by Richard Unwin
Ever since the surprising turn of following the bold, guitar-led rock of OK Computer with Kid A’s ambient electronica, Radiohead have established themselves as one of contemporary music’s most experimental bands. Nestled behind the quirky front-man genius of Thom Yorke, lead guitarist and multi-instrumentalist Jonny Greenwood has been at the heart of Radiohead’s genre shifting success, quietly drawing on his own classical influences for over a decade.
Greenwood’s talent as an independent composer has already seen him pen scores for the movies Bodysong, There Will Be Blood and Norwegian Wood. Now, in album format for the first time, listeners can savour Greenwood’s interaction with one of his musical icons, Polish composer Krzysztof Penderecki.
As reported by Flux back in October 2011[link], the collaboration between Greenwood and Penderecki began with a special concert in Wroclaw, Poland as part of the government organized European Cultural Congress. The four-day festival, come diplomatic powwow, saw Penderecki go on to collaborate with Aphex Twin in a second concert that continued the theme of a contemporary musician responding to two of the Polish maestro’s 20th Century classics. While the latter, techno/classical clash would be a one-off, Poland’s AUKSO ensemble orchestra then recorded the Penderecki/Greenwood concert in Kraków’s Alvernia Studios. As in the concerts, Penderecki conducted the orchestra for the recording of his own work, while a second conductor, Marek Mos, led the pieces composed by Greenwood. Alongside the release of the album on 12 March, the orchestra finally came together again with Penderecki, Greenwood and Mos on 22 March to perform the music live at London’s Barbican Hall.
Penderecki is now 78, his short stature and well-turned-out appearance belying his standing as a giant of the 20th century avante-garde. For Greenwood, the opportunity to interact with the composer must feel particularly special, having first heard his work as a young music student. Greenwood’s first composition on the new album, Popcorn Superhet Receiver, was, itself, written back in 2006 in response to Penderecki’s seminal 1960 work Threnody for the Victims of Hiroshima. An enveloping piece that helped establish the Radiohead guitarist as a serious composer, Greenwood used Popcorn Superhet Receiver in both Bodysong and There Will Be Blood, proof of his enduring attraction to the dark tones of the Pole’s sonic world. Greenwood’s second contribution to the album, 48 Responses to Polymorphia (split here into nine separate tracks) responds, as the name makes clear, to Polymorphia, written by Penderecki in 1961 as a composition for 48 string instruments.
Now more than half a century old, the original Penderecki works perhaps require little new explanation, suffice to say that they suck the listener into a noise-filled chamber where a cacophony of scuttling insects and sharp shrieks seemingly lead the way into madness. Broken down on the album into four parts, Popcorn Superhet Receiver closely references Penderecki’s Threnody in its moments of quiet, its swift tuns of pace and its brooding desolation, but Greenwood also imparts a more traditional classicism with diversions into melody, beat and tune. The more recent 48 Responses, written by Greenwood for the concert in Wroclaw, arguably achieves greater heights, cleverly taking Penderecki’s brief reprise into harmony at the end of Polymorphia and reworking it again and again throughout a wider experiment in orchestral textures. The summit of Greenwood’s success comes in the final segment, Pacay Tree, with the orchestra switching their bows for curved rain sticks and concluding an uplifting stringed march with fifteen seconds of energetic, shaking sound.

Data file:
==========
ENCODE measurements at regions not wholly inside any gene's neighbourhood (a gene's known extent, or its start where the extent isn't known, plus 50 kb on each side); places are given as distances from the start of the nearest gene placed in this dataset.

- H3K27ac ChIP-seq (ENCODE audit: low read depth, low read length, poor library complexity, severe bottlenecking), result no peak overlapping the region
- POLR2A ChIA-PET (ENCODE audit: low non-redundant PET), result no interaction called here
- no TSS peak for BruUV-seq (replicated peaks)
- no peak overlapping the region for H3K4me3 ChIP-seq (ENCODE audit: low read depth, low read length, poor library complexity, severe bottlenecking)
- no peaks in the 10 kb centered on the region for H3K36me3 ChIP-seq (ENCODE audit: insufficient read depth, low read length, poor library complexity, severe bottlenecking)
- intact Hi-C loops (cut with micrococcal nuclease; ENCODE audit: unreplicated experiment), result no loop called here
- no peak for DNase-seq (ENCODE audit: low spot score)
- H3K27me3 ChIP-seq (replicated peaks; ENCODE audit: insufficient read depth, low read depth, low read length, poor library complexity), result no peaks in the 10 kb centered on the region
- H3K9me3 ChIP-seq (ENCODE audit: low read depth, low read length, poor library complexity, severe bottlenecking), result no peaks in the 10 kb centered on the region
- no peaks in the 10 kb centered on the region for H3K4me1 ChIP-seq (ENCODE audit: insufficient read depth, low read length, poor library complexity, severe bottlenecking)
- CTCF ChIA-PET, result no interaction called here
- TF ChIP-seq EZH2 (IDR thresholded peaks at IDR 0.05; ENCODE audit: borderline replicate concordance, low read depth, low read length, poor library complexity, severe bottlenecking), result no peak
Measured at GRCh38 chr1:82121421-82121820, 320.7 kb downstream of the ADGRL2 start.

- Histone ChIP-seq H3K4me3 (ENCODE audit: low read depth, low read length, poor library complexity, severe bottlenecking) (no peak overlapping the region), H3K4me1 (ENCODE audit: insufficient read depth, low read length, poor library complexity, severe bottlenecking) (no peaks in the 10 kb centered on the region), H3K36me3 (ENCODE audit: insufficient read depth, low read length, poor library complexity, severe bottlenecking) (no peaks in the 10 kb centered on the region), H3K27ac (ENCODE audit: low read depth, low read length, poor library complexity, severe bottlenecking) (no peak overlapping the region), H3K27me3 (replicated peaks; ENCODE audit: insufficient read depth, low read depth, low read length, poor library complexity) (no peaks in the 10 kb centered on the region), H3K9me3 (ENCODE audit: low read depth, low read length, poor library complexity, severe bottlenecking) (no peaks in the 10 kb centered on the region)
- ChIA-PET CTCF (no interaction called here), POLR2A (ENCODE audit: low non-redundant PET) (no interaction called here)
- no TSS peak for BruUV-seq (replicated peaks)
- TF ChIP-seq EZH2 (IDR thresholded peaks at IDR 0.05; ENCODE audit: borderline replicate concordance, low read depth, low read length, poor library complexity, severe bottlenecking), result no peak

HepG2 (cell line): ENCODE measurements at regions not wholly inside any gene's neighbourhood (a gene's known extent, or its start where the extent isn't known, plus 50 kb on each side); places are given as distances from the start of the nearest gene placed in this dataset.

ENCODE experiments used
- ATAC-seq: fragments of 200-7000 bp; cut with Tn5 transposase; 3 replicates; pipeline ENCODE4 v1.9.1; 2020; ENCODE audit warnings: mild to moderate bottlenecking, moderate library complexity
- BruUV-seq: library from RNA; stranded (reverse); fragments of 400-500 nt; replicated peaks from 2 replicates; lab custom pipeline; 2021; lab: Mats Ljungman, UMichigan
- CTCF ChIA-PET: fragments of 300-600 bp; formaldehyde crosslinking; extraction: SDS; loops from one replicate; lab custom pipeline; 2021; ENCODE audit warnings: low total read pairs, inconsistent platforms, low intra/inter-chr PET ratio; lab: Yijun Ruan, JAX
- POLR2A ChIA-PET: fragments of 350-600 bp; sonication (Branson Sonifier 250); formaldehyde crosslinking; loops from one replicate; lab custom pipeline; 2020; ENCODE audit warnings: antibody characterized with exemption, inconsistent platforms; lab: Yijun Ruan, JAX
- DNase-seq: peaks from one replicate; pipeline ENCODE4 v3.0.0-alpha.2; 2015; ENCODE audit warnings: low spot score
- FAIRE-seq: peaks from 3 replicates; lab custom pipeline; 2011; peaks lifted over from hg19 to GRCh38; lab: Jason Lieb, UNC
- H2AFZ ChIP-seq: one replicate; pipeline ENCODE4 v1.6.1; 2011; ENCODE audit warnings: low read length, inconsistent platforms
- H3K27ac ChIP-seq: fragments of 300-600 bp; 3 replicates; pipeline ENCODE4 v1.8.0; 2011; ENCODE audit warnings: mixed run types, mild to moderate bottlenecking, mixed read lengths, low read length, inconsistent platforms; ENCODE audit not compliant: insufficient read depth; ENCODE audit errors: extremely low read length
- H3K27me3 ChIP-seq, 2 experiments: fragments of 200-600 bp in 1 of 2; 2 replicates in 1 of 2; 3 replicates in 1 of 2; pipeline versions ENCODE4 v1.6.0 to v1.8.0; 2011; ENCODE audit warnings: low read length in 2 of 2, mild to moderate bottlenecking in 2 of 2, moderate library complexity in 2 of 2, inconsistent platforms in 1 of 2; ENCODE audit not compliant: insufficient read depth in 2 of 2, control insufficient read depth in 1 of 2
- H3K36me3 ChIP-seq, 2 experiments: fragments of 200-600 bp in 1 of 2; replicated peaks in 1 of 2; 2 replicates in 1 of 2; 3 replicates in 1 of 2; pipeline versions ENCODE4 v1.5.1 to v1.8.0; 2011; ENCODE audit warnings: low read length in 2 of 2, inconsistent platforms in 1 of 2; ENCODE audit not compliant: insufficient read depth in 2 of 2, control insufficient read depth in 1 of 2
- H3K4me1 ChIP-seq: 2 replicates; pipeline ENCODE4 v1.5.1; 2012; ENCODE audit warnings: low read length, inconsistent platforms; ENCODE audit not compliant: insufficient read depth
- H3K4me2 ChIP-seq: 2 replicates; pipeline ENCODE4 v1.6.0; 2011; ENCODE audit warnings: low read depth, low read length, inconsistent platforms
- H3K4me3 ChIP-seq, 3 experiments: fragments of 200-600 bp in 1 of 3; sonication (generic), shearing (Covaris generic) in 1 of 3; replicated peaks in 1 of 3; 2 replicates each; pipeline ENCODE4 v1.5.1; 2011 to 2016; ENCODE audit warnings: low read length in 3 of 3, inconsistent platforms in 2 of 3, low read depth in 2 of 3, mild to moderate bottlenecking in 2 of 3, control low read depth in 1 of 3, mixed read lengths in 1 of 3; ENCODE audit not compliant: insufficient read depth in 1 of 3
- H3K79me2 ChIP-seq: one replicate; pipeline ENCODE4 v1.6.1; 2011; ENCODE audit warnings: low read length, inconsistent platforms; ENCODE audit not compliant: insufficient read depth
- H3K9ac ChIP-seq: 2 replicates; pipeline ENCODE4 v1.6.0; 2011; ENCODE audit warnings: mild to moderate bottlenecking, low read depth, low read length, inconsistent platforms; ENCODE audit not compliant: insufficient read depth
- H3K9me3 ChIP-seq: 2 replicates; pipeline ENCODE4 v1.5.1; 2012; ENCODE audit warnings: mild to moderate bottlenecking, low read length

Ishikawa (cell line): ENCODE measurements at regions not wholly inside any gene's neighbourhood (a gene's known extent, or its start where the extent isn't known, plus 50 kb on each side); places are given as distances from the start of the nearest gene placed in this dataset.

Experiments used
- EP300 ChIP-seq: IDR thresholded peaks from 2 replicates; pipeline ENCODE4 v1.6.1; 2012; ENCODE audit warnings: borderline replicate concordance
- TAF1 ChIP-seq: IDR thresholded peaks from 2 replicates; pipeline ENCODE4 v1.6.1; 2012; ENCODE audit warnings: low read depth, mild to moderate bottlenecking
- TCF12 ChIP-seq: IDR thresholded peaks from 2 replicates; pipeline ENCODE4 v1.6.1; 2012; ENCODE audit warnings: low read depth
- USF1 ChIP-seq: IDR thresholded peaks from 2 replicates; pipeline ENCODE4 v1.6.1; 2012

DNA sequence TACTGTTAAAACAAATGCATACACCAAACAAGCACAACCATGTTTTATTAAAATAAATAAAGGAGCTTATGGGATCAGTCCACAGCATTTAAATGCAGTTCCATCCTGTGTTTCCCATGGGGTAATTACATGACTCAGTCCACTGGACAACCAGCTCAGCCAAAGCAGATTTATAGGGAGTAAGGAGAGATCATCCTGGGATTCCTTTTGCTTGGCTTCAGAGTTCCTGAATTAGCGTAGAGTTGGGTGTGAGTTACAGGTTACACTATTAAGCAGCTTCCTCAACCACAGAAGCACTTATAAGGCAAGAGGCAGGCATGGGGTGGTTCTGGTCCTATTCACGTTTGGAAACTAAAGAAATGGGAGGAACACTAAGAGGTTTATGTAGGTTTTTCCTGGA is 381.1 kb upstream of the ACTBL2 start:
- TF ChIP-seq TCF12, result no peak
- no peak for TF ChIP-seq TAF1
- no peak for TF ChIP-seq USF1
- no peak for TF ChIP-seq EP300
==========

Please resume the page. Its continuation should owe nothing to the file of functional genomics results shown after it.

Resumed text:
Hearing the album on CD is obviously a very different thing to experiencing the music performed live. Greenwood has spoken about the greater acoustic depths of hearing an orchestra live, and the relative inferiority of recordings. While that is true, listening to the CD does provide greater control over the extent to which you can isolate yourself in the music; through volume adjustments, the use of headphones, or contrastingly being able to press pause if it all gets too much. For all its innovation, Penderecki’s music is certainly not always an easy listen and many will find it beyond their comfort zone. To be really appreciated, the listener needs to give themselves over completely to the orchestra, wrapping themselves in the sound. In concert, that effect was achieved best in Wroclaw’s eery Centennial Hall. At the Barbican, a combination of the orchestra playing with less confidence, and a shallower range in acoustics, meant the required sense of claustrophobia was less profound. Still, though, it was enough to receive a standing ovation.
Perhaps because the Barbican performance was less enveloping, the sense that this is music particularly suited to enriching film was apparent: not surprising given Greenwood’s commissions and the fact that Threnody and Polymorphia have respectively featured in The Shining and The Exorcist. Leaving the Barbican, though, what became even more apparent, haunting even, was the way the sounds of the nighttime city mirrored the music, almost as if the performance had never ended. Play the album loud at home at night, close your eyes, and you will probably achieve a similar effect.
Krzysztof Penderecki / Jonny Greenwood: Threnody for the Victims of Hiroshima / Popcorn Superhet Receiver / Polymorphia / 48 Responses to Polymorphia
AUKSO Orchestra/Penderecki/Marek Mos
Available to buy now on CD